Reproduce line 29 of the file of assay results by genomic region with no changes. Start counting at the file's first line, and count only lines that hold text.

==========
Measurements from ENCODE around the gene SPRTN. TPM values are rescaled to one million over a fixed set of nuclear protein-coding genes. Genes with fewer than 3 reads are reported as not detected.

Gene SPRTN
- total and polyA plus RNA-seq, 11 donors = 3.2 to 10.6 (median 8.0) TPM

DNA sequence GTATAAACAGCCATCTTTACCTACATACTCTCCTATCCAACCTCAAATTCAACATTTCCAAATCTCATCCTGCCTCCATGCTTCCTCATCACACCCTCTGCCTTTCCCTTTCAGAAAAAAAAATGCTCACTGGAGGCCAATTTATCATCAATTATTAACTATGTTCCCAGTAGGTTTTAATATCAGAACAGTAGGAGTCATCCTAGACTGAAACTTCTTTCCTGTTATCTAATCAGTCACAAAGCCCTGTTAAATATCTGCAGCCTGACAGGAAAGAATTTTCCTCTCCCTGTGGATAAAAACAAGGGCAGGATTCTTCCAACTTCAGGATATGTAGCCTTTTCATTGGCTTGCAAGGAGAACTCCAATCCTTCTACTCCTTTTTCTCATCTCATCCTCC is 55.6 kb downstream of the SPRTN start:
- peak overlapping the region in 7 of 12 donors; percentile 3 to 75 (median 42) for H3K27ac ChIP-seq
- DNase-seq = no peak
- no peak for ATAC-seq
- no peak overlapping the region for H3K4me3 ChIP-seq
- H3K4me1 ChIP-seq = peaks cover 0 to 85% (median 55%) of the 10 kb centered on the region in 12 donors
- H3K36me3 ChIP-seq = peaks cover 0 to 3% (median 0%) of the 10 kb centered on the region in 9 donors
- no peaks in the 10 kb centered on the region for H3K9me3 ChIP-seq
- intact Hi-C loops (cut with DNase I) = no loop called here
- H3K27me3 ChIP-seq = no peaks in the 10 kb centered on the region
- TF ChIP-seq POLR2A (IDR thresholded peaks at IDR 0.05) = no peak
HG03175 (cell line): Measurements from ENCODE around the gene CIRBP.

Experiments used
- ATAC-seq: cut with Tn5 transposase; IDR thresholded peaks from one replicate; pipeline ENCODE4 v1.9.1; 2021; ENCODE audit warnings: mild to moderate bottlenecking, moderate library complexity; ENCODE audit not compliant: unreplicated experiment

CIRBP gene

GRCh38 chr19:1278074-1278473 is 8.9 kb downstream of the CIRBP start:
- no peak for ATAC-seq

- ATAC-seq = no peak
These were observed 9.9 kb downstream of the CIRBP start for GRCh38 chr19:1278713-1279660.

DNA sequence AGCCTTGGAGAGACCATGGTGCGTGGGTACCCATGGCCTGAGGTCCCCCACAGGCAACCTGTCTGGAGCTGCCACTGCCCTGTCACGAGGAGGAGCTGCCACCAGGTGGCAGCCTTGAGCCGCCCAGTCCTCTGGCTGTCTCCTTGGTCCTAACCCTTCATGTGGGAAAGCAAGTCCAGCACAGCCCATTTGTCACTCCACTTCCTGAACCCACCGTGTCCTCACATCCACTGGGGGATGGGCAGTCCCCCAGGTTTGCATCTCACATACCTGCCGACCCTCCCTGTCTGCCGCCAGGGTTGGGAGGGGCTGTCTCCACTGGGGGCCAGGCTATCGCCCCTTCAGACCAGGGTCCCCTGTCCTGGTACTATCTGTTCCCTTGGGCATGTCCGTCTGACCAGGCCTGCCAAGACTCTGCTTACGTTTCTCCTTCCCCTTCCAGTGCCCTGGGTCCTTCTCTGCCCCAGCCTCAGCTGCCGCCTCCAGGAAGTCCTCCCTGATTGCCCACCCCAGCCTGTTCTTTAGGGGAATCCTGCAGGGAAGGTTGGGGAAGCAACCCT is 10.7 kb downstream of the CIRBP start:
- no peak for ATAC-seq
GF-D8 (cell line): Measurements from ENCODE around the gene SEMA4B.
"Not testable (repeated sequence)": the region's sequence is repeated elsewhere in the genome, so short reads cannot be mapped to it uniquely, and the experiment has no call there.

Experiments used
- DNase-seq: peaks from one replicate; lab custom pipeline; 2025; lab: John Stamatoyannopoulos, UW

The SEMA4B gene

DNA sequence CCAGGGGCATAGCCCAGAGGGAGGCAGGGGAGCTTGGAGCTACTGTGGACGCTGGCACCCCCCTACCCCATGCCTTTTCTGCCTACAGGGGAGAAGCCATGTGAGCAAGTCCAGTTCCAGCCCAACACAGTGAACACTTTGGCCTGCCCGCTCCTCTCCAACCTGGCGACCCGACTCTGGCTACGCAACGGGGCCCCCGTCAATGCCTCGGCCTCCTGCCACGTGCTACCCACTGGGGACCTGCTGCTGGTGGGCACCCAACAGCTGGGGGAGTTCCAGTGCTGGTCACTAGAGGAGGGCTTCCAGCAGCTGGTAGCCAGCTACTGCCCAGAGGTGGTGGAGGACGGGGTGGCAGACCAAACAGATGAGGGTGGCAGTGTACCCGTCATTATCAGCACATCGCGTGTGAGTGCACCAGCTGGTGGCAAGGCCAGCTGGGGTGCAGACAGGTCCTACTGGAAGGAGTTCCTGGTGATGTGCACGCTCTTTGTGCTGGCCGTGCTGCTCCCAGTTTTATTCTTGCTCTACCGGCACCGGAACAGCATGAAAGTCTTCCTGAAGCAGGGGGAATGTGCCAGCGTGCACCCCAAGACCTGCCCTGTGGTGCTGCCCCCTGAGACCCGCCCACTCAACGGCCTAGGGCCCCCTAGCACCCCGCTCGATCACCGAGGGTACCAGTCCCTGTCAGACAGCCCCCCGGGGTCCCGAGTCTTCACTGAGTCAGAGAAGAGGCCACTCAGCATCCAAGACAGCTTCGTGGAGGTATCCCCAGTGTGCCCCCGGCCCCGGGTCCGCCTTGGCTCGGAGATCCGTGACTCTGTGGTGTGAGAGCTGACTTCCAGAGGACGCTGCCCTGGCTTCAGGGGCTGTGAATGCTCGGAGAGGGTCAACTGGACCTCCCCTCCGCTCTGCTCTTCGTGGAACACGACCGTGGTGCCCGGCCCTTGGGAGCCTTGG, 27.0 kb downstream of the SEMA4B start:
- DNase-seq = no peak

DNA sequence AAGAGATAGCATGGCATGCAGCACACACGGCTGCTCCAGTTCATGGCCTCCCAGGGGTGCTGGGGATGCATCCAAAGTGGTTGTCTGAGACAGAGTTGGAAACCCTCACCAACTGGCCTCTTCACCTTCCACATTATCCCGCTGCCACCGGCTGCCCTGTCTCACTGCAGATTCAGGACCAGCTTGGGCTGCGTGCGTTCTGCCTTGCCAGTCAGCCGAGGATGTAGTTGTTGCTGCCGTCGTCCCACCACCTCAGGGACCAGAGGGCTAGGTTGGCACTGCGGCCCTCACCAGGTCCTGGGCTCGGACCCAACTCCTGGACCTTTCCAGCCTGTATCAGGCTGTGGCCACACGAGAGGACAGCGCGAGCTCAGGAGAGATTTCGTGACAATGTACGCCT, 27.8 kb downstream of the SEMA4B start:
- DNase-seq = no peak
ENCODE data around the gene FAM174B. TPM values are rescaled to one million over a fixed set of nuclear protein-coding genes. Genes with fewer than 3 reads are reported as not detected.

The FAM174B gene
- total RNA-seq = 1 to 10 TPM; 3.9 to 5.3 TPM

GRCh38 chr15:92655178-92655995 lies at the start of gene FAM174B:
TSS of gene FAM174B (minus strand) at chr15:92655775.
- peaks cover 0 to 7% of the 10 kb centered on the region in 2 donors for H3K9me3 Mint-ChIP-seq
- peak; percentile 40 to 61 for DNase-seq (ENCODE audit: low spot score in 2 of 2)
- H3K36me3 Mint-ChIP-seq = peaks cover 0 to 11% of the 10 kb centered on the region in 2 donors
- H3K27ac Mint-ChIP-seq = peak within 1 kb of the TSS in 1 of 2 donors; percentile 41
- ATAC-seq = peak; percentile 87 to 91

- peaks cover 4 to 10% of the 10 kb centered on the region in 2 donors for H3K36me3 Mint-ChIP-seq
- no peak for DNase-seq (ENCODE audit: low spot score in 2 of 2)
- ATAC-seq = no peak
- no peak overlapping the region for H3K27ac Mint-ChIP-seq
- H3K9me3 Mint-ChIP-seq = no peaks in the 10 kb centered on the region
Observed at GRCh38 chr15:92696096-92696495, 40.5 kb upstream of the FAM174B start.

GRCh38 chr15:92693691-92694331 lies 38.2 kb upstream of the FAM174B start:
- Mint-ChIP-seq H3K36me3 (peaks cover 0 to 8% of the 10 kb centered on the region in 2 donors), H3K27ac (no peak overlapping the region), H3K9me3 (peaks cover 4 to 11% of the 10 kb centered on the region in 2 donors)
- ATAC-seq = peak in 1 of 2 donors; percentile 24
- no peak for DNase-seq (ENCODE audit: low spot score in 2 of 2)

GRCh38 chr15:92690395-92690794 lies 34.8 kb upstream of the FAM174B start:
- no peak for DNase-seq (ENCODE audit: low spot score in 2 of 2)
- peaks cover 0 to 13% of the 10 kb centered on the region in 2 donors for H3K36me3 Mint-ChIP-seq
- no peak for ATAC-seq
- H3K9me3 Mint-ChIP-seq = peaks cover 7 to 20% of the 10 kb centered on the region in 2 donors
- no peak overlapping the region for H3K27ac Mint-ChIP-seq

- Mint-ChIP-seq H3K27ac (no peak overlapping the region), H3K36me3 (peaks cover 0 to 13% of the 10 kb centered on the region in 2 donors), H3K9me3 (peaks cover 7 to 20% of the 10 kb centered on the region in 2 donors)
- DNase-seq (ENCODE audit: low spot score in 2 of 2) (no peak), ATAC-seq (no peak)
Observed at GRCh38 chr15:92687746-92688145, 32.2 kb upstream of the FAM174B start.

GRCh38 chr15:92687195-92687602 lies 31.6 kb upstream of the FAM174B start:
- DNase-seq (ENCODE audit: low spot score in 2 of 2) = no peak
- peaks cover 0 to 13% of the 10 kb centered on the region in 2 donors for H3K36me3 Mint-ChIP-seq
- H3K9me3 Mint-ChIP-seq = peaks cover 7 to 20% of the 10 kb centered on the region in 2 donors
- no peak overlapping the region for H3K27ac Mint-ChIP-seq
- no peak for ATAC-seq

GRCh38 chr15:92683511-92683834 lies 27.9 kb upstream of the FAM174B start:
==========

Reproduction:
The SEMA4B gene